Isn’t the point of life to be happy? Isn’t it all about feeling good and achieving the things you want to achieve surrounded by people who love you? And that’s the point I’m trying to make here in amongst all the ramblings of my own destitute love life. I have a family who love me and more friends in my life today than I’ve ever had. I do a job that I love which intertwines with the thing I love to do the most – travel. Sometimes when you’re in a relationship, especially the scary, over-dramatic, spending-every-day-with-one-another relationships I’ve had in the past, you become so consumed in your love for one another that you feel like you need each other, that your life without that person would be dreadful. Now, don’t get me wrong, I’m only 24 and I’ve been in love twice. The second time was particularly catastrophic and may in part be the reason I’ve become so cynical these days, but I think what I’m realising as I get older is that you don’t need a relationship to be happy. You need to be happy within yourself first. Ok so maybe I’ve gone a bit Oprah on you, but it’s true. I see so many young girls chasing guys who treat them terribly and in the end you know it will never really make them happy. Not long term. You’ve got to find that happiness within yourself and within something that doesn’t rely on another person to make you feel good about yourself.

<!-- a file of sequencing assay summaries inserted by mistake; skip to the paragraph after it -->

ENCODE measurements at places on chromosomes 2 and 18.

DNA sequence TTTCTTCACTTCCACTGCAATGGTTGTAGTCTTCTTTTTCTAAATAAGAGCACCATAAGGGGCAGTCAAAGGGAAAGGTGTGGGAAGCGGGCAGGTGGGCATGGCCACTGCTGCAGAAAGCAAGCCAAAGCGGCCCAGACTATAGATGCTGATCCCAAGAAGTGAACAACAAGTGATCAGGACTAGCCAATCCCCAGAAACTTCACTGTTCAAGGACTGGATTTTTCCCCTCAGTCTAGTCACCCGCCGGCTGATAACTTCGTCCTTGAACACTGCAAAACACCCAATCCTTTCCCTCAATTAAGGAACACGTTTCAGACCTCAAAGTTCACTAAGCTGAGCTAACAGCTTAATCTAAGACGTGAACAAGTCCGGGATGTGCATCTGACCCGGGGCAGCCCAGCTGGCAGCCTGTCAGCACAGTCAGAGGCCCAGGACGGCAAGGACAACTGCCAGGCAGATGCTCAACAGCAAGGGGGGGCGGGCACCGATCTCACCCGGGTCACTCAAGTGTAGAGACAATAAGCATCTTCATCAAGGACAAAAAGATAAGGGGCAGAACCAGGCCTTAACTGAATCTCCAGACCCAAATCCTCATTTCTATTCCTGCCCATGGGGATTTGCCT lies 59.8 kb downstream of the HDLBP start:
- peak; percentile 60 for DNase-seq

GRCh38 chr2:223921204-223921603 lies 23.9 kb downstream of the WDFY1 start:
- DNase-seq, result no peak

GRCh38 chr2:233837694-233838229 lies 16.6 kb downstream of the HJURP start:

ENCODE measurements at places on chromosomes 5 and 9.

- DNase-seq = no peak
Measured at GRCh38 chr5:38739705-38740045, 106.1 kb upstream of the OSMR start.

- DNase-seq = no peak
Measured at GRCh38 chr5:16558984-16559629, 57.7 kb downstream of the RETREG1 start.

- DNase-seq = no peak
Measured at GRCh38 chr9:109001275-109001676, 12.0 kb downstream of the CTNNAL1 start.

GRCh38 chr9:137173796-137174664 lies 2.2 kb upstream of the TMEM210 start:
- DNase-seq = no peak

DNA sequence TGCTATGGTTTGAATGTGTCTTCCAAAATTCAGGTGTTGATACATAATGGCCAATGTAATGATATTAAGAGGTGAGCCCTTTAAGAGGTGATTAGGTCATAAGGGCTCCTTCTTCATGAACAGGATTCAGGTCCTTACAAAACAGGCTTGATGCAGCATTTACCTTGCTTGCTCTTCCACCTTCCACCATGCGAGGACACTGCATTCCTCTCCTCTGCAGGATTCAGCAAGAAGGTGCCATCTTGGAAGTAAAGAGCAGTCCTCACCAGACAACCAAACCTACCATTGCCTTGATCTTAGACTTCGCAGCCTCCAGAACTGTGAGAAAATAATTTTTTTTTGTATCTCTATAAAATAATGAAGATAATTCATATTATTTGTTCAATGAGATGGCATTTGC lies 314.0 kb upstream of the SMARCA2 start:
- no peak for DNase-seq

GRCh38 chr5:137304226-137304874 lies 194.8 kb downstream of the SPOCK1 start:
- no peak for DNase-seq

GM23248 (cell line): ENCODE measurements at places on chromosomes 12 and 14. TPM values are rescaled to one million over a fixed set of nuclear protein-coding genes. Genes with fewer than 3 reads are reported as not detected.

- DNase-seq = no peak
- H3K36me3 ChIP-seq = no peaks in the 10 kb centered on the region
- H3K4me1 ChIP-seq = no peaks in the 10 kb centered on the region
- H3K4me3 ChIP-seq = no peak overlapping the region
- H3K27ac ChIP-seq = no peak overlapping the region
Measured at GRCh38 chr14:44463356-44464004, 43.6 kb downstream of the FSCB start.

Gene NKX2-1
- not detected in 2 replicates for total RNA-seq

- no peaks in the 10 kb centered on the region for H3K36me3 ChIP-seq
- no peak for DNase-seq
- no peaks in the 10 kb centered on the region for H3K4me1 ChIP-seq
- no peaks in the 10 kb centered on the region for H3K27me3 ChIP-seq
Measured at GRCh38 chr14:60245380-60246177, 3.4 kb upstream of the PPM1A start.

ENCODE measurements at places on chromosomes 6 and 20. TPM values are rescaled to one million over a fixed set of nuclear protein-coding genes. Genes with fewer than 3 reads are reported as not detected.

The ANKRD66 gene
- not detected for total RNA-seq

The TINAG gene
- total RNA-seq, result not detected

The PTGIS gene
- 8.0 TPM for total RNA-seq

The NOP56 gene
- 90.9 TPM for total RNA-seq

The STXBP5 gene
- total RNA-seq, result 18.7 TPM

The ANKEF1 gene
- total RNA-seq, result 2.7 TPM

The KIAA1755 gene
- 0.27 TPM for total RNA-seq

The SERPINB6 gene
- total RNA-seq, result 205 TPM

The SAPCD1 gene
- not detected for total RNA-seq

I suppose what I’m really getting at is exactly what the statement made by Robin Williams communicates (quoted at the top of this article). I used to think the worst thing in life was being all alone. It’s not. The worst thing in life is to end up with people who make you feel all alone. Never a wiser word could have been spoken by Mr Williams. If it wasn’t for blogging and finding a career that I love I don’t think I would have realised this either.  Yet every now and again I still question whether I should be looking for a relationship. I will be 25 later this year. I’m coming to that age where society thinks I should be thinking of settling down, getting a house, and popping out a few kids. But then, society also says that I should be working a 9 to 5 job that I hate so I can fill my life with expensive possessions that will never quite make me feel satisfied. So maybe, just maybe, sometimes society talks a lot of shit.

22 Responses to “Am I choosing travel over love?”

  1. Jamie says:

    Great article Jane! Society talks a lot of shit! Ha ha!

  2. Rosemary says:

    Well said, I was trying to explain just this to somebody last night. That i would love to be in a relationship, but i was unwilling to be in a relationship just for the sake of it. I have other things in my life that are important to me as well. I would like to concentrate on them rather than chase love again.